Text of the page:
Carol Satyamurti is a poet, sociologist, and translator. The author of many books of poetry, she has taught regularly for the Arvon Foundation and for the Poetry Society (UK). She lives in London. (Publisher’s website)
by Stephen Kessler
El Leon Literary Arts, 2015
Following his first two books of essays, organized around themes of poetry and cultural criticism, in this third collection he gets more personal and political. Kessler’s keen eye, sharp wit and readable style—whether reflecting on Viagra, multilingualism, Miss America, fatherhood, Gertrude Stein, cooking, anarchism, education, Robinson Jeffers, Vivian Maier, the pleasures of gossip, a trip to Cuba, Steve Jobs, Charles Bukowski, shopping for a used car, or getting mugged in New York—keep his writings vividly alive. (Author’s website)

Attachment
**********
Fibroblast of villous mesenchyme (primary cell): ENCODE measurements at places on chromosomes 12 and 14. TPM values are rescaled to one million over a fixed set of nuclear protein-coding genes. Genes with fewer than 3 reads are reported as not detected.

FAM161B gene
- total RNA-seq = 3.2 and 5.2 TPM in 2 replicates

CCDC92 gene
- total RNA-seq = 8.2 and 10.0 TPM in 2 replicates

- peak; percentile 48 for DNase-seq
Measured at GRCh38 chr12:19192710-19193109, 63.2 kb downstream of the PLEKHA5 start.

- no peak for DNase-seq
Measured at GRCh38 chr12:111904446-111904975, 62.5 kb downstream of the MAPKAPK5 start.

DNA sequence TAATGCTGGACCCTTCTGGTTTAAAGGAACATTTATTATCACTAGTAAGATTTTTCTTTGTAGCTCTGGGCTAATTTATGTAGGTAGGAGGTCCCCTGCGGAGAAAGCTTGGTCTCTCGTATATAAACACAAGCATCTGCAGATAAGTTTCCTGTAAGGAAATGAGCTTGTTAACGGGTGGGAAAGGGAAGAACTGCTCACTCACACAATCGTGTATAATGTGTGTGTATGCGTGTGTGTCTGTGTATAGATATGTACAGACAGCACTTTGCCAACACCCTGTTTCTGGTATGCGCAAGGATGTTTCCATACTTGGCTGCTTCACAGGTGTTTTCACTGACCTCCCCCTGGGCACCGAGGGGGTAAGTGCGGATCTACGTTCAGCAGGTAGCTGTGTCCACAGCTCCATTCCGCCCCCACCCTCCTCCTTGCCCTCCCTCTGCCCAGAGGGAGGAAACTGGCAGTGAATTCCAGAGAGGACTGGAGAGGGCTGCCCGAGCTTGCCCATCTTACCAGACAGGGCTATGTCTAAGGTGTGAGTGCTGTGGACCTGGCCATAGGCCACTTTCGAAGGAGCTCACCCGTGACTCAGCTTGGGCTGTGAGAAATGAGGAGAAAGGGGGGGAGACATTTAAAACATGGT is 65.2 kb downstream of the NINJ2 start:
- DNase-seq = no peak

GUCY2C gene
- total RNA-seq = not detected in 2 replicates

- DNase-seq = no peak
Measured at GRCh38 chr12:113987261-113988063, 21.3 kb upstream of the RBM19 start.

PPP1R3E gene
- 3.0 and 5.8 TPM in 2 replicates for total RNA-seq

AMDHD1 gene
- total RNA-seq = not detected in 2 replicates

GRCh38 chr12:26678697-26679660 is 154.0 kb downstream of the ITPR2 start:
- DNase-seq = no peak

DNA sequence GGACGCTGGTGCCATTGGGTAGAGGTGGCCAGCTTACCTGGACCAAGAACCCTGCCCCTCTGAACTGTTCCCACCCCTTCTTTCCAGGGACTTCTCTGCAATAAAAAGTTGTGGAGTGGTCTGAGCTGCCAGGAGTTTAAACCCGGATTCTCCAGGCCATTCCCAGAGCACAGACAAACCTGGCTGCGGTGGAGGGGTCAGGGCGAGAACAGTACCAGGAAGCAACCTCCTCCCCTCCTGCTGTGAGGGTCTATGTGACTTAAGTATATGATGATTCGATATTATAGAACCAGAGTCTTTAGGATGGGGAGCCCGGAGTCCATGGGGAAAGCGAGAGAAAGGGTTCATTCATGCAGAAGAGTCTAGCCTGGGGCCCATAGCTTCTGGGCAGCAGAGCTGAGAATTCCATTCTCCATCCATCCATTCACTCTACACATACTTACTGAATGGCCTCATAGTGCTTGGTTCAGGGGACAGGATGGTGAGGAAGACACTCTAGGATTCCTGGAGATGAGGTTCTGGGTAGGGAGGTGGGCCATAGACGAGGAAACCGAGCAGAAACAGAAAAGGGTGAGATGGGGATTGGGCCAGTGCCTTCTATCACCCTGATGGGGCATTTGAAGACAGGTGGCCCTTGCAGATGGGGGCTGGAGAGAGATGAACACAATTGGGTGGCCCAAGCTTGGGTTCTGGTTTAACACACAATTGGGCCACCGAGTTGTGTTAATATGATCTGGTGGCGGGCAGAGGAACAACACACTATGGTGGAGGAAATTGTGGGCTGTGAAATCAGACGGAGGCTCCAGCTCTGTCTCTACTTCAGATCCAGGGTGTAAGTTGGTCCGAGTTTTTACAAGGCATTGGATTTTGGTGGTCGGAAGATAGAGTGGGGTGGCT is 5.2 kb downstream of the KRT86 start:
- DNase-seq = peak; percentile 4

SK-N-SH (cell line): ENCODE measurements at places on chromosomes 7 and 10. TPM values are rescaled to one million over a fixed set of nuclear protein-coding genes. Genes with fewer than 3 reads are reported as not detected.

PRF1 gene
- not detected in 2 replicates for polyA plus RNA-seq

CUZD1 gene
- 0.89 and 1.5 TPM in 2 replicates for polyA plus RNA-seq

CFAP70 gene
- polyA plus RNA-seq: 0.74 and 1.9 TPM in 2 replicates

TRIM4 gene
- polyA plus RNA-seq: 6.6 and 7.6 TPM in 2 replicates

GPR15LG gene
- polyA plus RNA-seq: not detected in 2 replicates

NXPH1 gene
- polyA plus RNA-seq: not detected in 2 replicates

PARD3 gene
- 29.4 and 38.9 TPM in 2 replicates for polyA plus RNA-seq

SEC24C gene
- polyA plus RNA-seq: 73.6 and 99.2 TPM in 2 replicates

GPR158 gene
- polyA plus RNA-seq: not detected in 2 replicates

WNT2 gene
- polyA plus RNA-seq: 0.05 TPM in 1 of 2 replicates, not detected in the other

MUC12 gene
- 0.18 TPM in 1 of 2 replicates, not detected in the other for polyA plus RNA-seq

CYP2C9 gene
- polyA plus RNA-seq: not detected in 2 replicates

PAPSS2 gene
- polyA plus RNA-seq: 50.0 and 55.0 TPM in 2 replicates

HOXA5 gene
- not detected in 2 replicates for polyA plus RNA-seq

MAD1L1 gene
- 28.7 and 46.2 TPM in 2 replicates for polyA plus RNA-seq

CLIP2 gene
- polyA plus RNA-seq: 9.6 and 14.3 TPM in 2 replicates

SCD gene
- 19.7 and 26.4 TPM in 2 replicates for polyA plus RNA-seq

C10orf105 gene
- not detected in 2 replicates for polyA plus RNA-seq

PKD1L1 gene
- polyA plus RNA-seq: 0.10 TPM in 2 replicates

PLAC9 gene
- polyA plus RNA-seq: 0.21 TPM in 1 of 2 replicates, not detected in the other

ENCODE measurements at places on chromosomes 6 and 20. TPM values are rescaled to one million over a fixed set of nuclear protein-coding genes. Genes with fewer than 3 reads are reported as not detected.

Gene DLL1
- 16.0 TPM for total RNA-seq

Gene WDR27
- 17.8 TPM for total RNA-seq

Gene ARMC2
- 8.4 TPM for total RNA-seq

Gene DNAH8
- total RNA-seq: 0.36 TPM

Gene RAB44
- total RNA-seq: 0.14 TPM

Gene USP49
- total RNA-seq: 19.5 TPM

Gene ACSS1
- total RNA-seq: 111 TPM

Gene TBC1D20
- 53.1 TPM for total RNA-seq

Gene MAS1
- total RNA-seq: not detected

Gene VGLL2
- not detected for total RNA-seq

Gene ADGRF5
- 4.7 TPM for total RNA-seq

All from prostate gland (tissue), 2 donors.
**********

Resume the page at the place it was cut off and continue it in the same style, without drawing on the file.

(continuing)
Stephen Kessler is a poet, translator, essayist and editor whose writings have appeared in books, anthologies, magazines and newspapers across the United States since the late 1960s. Born in Los Angeles in 1947, he has degrees in literature from Bard College and the University of California, Santa Cruz. He is the author of eight books and chapbooks of original poetry and more than a dozen books of poetry and fiction in translation, including Written in Water: The Prose Poems of Luis Cernuda, which received a 2004 Lambda Literary Award. He was a founding editor and publisher of Alcatraz, an international journal, and The Sun, a Santa Cruz weekly, among other periodicals and independent publishing ventures. He is a contributing editor of Poetry Flash and the editor of The Redwood Coast Review. (Publisher’s website)
Review in Good Times